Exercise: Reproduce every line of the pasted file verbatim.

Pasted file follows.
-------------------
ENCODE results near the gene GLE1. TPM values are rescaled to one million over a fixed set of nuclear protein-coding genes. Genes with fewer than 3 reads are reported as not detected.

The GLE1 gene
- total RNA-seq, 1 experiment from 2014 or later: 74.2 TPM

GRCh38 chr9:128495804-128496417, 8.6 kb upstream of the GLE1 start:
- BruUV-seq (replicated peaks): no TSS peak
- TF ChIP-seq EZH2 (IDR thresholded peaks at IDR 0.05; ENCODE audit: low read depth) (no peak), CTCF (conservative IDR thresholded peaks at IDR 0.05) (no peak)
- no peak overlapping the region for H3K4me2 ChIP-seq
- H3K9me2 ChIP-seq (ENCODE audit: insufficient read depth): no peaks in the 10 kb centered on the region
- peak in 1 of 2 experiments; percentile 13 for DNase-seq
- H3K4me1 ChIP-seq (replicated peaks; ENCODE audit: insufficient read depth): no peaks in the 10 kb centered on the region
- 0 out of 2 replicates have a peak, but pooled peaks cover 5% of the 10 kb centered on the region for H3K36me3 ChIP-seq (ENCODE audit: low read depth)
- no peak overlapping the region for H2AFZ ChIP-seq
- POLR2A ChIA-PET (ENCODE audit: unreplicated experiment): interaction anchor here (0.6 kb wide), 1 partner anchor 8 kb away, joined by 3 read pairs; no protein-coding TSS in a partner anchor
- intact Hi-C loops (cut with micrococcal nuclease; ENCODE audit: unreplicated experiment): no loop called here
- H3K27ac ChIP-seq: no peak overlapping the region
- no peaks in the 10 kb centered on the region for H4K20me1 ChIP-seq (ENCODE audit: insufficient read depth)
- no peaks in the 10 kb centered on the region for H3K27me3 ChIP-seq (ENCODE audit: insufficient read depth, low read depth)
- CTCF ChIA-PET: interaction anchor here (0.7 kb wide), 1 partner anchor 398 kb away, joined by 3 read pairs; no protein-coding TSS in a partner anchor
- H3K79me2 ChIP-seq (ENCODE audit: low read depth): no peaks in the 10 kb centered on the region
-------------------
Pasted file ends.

ENCODE results near the gene GLE1. TPM values are rescaled to one million over a fixed set of nuclear protein-coding genes. Genes with fewer than 3 reads are reported as not detected.

The GLE1 gene
- total RNA-seq, 1 experiment from 2014 or later: 74.2 TPM

GRCh38 chr9:128495804-128496417, 8.6 kb upstream of the GLE1 start:
- BruUV-seq (replicated peaks): no TSS peak
- TF ChIP-seq EZH2 (IDR thresholded peaks at IDR 0.05; ENCODE audit: low read depth) (no peak), CTCF (conservative IDR thresholded peaks at IDR 0.05) (no peak)
- no peak overlapping the region for H3K4me2 ChIP-seq
- H3K9me2 ChIP-seq (ENCODE audit: insufficient read depth): no peaks in the 10 kb centered on the region
- peak in 1 of 2 experiments; percentile 13 for DNase-seq
- H3K4me1 ChIP-seq (replicated peaks; ENCODE audit: insufficient read depth): no peaks in the 10 kb centered on the region
- 0 out of 2 replicates have a peak, but pooled peaks cover 5% of the 10 kb centered on the region for H3K36me3 ChIP-seq (ENCODE audit: low read depth)
- no peak overlapping the region for H2AFZ ChIP-seq
- POLR2A ChIA-PET (ENCODE audit: unreplicated experiment): interaction anchor here (0.6 kb wide), 1 partner anchor 8 kb away, joined by 3 read pairs; no protein-coding TSS in a partner anchor
- intact Hi-C loops (cut with micrococcal nuclease; ENCODE audit: unreplicated experiment): no loop called here
- H3K27ac ChIP-seq: no peak overlapping the region
- no peaks in the 10 kb centered on the region for H4K20me1 ChIP-seq (ENCODE audit: insufficient read depth)
- no peaks in the 10 kb centered on the region for H3K27me3 ChIP-seq (ENCODE audit: insufficient read depth, low read depth)
- CTCF ChIA-PET: interaction anchor here (0.7 kb wide), 1 partner anchor 398 kb away, joined by 3 read pairs; no protein-coding TSS in a partner anchor
- H3K79me2 ChIP-seq (ENCODE audit: low read depth): no peaks in the 10 kb centered on the region